Declassified files: Names of Catholic BBC staff read out at UUP conference

Terry Wogan was among those whose name was on the list of BBC Catholic employees
Terry Wogan was among those whose name was on the list of BBC Catholic employees
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Ulster Unionist general secretary Frank Millar was embarrassed by the “naked sectarianism” of colleagues after the names of Roman Catholic BBC journalists were read out at the 1984 UUP conference.

Yet at the same conference the UUP leader, Jim Molyneaux, declared that his party could appeal to Catholic voters over the heads of the SDLP.

Seamus McKee was also among those named at the 1984 UUP conference

Seamus McKee was also among those named at the 1984 UUP conference

A November 26 1984 report by SG Hewitt in the NIO’s Political Affairs Division of his attendance at the UUP conference detailed how strained relations were at that point between some of the media and the UUP.

In his report, which has been declassified at the Public Record Office in Belfast under the 30/20 year rule, Mr Hewitt wrote: “The conference was not without its controversial moments.

“The Times correspondent’s questionable decision to remain seated during the singing of the national anthem drew a sharp and public rebuke from Mr McCartney.

“A more significant clash between delegates and the press occurred earlier in the day following a debate in which the BBC was accused of employing an unrepresentative proportion of Catholics.

“The press corps took exception to the reading out of a list of names – including Sean Rafferty, Seamus McKee and even Terry Wogan – designed to prove the point.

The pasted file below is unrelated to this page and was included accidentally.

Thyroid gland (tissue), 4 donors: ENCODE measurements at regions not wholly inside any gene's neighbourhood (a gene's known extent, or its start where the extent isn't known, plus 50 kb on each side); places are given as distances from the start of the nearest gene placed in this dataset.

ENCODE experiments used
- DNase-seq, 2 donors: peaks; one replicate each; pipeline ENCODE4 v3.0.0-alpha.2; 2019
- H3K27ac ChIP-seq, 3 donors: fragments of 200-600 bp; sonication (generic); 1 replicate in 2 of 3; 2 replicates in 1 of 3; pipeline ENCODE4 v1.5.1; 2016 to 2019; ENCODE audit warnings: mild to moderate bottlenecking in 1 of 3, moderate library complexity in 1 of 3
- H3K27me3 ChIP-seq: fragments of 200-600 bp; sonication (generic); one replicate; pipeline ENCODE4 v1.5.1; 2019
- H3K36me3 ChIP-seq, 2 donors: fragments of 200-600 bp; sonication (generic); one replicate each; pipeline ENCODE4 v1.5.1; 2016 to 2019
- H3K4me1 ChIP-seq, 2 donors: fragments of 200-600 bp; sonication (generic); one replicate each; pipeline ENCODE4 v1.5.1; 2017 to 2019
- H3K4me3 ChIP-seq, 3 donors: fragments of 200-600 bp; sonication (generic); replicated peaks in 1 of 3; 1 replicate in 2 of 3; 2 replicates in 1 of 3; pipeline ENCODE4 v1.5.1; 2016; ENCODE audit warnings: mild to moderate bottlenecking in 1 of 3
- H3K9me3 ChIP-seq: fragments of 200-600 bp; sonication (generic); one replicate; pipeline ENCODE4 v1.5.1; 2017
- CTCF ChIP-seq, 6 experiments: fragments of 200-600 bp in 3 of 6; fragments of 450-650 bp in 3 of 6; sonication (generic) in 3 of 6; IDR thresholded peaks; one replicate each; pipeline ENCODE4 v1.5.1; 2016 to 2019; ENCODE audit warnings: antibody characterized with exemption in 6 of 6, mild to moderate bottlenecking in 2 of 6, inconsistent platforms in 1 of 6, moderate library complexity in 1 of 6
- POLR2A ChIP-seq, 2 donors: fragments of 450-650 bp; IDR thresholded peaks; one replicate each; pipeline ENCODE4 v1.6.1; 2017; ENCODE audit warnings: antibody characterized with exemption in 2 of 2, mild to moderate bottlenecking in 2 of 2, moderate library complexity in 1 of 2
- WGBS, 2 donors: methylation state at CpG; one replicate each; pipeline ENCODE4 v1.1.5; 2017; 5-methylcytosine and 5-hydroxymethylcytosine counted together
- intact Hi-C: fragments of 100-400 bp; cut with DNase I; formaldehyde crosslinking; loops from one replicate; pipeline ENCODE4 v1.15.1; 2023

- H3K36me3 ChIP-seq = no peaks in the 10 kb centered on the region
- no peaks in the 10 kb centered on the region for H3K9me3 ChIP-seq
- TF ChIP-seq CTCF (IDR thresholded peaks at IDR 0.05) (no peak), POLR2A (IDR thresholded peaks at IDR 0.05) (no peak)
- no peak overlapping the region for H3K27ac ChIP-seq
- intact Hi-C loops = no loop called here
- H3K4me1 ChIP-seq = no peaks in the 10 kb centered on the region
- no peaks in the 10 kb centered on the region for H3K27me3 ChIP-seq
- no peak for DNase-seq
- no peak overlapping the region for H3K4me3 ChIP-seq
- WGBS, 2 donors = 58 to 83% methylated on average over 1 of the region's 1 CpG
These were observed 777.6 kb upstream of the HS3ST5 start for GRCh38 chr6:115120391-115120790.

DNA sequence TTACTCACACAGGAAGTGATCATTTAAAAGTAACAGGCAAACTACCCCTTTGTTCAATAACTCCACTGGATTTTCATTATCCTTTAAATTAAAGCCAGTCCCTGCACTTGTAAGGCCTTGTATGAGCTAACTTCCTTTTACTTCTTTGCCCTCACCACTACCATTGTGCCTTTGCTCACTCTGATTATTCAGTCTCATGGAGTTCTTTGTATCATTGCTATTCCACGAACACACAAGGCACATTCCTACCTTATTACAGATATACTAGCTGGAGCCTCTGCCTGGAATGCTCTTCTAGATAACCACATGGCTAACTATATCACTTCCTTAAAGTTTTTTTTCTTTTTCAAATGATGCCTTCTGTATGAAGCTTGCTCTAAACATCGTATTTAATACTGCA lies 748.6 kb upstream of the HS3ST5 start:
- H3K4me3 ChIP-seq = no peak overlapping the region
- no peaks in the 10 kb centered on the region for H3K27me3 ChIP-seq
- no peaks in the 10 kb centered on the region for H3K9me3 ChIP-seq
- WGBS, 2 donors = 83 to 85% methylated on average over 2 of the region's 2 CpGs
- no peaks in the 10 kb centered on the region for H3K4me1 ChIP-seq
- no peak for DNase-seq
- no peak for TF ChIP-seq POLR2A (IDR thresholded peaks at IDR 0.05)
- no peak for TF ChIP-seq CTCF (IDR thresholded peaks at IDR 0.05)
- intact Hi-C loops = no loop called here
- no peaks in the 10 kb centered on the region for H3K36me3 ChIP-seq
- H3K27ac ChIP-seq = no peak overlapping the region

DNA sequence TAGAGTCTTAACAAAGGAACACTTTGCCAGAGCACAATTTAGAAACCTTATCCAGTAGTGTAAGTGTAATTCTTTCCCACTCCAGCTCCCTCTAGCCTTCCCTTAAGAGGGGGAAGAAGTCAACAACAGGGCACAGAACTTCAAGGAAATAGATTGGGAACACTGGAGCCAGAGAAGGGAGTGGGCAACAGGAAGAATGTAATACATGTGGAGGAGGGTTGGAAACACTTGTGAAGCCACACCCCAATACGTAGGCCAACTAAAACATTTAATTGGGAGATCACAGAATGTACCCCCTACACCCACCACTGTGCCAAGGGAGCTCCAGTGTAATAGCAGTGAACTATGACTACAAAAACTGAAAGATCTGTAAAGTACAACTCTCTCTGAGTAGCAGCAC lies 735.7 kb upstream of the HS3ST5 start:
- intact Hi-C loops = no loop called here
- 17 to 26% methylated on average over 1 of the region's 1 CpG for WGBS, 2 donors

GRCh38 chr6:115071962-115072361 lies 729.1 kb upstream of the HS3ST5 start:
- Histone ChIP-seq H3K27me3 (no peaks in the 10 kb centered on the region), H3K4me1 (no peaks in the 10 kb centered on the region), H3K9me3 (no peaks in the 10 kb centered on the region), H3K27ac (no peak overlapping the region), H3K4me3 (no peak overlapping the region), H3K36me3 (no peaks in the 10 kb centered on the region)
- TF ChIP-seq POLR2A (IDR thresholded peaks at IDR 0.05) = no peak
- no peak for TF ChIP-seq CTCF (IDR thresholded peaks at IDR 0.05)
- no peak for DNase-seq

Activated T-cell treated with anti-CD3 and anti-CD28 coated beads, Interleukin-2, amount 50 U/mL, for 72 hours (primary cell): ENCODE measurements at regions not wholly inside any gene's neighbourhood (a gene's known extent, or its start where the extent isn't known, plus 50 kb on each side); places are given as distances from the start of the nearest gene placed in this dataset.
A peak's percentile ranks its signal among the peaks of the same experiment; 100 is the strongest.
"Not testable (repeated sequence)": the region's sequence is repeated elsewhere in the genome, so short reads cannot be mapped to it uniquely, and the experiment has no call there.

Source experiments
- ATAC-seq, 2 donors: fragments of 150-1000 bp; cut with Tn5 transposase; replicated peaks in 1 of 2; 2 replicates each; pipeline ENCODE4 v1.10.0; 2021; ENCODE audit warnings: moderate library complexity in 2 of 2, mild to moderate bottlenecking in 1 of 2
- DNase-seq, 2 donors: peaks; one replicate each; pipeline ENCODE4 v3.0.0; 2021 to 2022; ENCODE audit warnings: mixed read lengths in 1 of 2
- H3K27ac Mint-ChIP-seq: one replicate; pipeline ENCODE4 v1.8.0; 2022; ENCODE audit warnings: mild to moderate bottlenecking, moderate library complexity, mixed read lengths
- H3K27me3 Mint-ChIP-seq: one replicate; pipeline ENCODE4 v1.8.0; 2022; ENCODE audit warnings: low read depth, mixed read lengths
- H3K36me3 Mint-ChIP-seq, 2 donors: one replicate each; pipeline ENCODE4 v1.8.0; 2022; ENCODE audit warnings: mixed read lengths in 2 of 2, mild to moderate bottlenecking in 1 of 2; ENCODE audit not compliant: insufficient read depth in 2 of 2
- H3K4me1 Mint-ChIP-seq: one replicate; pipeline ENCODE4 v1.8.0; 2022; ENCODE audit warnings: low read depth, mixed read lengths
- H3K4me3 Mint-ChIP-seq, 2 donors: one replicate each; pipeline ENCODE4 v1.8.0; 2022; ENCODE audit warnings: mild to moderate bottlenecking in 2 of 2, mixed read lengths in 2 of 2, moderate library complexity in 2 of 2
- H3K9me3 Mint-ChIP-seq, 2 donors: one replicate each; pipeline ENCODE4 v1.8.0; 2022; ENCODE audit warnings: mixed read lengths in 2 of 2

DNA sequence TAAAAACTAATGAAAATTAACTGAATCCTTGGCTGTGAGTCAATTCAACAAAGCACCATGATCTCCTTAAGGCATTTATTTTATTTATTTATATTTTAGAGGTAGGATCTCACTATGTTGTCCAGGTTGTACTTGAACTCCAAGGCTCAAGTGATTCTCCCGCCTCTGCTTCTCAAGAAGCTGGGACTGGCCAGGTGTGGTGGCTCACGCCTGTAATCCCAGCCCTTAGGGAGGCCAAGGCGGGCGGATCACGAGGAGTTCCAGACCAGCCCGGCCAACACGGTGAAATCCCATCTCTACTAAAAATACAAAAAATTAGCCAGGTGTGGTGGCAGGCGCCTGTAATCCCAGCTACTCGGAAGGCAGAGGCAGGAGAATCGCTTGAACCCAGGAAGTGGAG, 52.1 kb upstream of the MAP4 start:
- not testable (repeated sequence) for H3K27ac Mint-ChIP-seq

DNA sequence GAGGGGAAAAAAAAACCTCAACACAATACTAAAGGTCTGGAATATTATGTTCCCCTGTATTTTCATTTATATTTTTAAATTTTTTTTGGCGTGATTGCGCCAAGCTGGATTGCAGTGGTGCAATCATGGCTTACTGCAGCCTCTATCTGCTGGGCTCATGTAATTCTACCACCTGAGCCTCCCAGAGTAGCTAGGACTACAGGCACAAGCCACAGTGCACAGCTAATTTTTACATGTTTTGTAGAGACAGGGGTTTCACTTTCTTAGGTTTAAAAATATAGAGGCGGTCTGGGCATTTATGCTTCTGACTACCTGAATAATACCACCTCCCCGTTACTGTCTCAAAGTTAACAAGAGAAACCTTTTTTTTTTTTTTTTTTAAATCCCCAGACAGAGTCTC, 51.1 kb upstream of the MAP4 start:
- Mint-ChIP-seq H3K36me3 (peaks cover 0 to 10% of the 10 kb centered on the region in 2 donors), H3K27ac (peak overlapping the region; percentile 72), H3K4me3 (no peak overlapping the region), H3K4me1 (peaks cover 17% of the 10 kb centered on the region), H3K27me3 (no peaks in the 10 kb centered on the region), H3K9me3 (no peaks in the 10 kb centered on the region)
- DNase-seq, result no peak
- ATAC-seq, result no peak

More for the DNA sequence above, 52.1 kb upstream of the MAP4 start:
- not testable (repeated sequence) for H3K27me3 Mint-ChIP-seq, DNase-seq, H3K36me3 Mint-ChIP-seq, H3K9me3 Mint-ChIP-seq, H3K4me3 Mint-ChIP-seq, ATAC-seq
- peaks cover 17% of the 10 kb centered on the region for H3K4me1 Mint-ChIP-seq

“The UUP’s general secretary was clearly embarrassed by the naked sectarianism of his colleagues and sought to defuse the heated exchanges which, at one point, looked likely to get out of control.

“Eventually, the press representatives retired to the bar, deeply offended and convinced that ‘nothing had changed’.”

Mr Hewitt indicated that the party was in “self-congratulatory and triumphalist” mood after the Prime Minister’s rejection of the New Ireland Forum report.

He said that both Jim Molyneaux and Enoch Powell had concentrated on the “significant victory” achieved by unionists at the Anglo-Irish summit.

“Despite attempts by Mr [Ken] Maginnis and Mr [Bob] McCartney to persuade the party to be ‘magnanimous in victory’ and generous in their attitude towards the minority, Mr Molyneaux and his senior colleagues showed little sign of seeking to accommodate the SDLP.

“No framework, according to Mr Molyneaux, could contain those who want to remain in the United Kingdom and ‘those whose short, medium and long term determination is to end United Kingdom status’ ... If Mr Hume’s party remained ‘in its Irish unity rut’ the Ulster Unionist Party would appeal to Catholics over the heads of the SDLP.

“Confident as most delegates felt, one or two could be heard in the bar warning of the dangers of complacency.”